Here’s the link again.

Final Project

Video Playthrough/Documentation

Final Project
For my final project I decided to incorporate the knowledge I’ve learned about shaders in this class in this low poly game I’m working on. The shader’s I used in the game are using unity’s shader graph.

Project Summary
Titled “Tomi and Ash”, the game is a low poly maze exploration game based on unity. In this game, the player plays as a very shy and fearful rabbit named Tomi, he finds out that his childhood friend that he’s secretly in love with, Ash, will be leaving to move to another far away land. Realizing that it’s now or never, fearful Tomi must gain courage and face his fears to navigate and escape a maze and try to reach Ash to tell her how he feels before it’s too late! Inspired by the aesthetics of Kanye West’s  “Good morning” music video directed by Takashi Murakami, the game tomotoru and children’s stuffed animals. This game is very stylized and surreal in nature as this was the type of design I was going for.

In making the shaders I used the tutorials made by Gabriel Aguiar Prod. as a starting point. For the wall shaders (Moving Shaders) I edited a “Toxic Waterfall shader” into a holographic shader by changing the values of the voronoi shader’s tiling and transparency to create the effect. By stretching out the voronoi noise on the X axis and setting the Y value low. I was able to emulate scan lines. I also increased the power node’s intensity to give it a higher contrast. In terms of making the shader’s for the character model’s I followed Gabriel’s crystal glow shader. This shader mostly uses the fresnel effect as its base which is then multiplied then added to get the final effect. I then bumped up the emission on all of the shaders to give it a glowing effect.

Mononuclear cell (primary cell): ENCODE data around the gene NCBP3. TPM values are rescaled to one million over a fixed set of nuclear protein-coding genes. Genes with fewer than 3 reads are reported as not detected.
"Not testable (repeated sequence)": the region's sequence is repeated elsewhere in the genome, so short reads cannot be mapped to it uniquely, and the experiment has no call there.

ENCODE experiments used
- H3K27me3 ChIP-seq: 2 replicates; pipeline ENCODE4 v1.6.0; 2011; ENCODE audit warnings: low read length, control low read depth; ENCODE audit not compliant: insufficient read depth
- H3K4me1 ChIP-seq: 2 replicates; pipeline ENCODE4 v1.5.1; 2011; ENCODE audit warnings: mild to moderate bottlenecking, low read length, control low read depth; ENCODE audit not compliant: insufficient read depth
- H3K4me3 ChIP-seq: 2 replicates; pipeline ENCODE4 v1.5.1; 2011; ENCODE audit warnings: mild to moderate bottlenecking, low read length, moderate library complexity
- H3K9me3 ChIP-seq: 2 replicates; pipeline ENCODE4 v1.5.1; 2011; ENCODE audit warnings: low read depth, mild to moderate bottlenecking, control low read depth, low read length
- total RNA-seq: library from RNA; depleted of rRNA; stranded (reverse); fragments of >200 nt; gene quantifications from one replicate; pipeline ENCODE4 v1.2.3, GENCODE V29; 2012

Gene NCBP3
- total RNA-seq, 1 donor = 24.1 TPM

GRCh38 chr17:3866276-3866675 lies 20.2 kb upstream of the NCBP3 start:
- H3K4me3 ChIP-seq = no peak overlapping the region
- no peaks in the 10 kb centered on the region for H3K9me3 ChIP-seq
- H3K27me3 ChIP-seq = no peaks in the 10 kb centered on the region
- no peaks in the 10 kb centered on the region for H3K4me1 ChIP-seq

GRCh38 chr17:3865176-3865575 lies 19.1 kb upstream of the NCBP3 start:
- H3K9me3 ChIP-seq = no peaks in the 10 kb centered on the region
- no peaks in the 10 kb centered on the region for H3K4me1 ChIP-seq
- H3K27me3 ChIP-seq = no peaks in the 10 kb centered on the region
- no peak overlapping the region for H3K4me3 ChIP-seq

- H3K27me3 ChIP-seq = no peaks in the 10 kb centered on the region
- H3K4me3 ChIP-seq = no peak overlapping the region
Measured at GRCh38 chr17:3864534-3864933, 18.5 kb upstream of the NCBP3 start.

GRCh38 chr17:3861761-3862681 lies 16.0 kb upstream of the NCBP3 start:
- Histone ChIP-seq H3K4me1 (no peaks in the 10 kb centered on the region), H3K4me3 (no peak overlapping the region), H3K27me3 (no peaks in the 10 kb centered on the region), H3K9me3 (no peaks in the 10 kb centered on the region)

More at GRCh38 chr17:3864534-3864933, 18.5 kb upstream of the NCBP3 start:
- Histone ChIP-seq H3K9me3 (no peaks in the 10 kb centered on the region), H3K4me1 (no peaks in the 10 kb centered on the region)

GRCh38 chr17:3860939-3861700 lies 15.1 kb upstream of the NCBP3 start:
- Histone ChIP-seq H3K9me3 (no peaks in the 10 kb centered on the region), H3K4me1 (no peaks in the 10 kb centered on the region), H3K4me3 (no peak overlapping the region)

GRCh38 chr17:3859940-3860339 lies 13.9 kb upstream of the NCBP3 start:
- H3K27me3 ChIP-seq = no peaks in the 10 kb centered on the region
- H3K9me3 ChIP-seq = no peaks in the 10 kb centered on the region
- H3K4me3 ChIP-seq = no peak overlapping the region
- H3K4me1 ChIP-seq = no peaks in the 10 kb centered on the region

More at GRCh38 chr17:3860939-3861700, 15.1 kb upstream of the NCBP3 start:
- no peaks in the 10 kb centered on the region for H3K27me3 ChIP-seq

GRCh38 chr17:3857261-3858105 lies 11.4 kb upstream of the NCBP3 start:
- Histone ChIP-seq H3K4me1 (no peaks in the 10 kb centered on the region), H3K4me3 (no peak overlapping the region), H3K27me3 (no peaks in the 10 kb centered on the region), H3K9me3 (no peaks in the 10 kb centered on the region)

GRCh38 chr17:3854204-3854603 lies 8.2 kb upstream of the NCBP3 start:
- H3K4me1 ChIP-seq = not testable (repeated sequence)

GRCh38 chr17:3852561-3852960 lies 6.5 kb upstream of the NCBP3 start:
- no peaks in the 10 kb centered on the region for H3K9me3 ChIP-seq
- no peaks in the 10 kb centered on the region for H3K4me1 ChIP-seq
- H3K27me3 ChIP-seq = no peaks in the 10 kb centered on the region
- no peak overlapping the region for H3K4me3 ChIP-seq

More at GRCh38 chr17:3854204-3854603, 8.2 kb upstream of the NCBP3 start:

game shader

Final Project:You are part of the Lattice




With this project I wanted to create one more mirror shader using what I had learnt in this course and while making my midterm project. I have always been intrigued and fascinated by the shared importance of patterns and almost all religions of the world and other rigorous studies like science and mathematics.

Geometric oriental / islamic seamless pattern. Editable vector file.
Islamic patterns also know as arabesque

A very intriguing reality of these patterns are that most of them can be created by super imposing multiple simple shapes. And I believe that the super posing of simple shapes to create complex and dynamic systems is what underlies our entire universe. I wanted to represent this with my work by making the subject part of the tapestry. I used the color blue as it is a very soothing colour and represents the inpenetrable depths of the universe in islam and looks gorgeous when you project it onto surfaces.



In the first part of my code I import my camera into GLSL as a vec4. Then I set up a grid. I create an identity for each box of the grid. rotate it a little to make it interesting. Create an offset to calculate the position of neighbouring boxes for each box. create and animate the circles. used a variable m to calculate how many circles overlap at a pixel using the smoothstep function. Display so that only the pixel with odd circles overlapping show.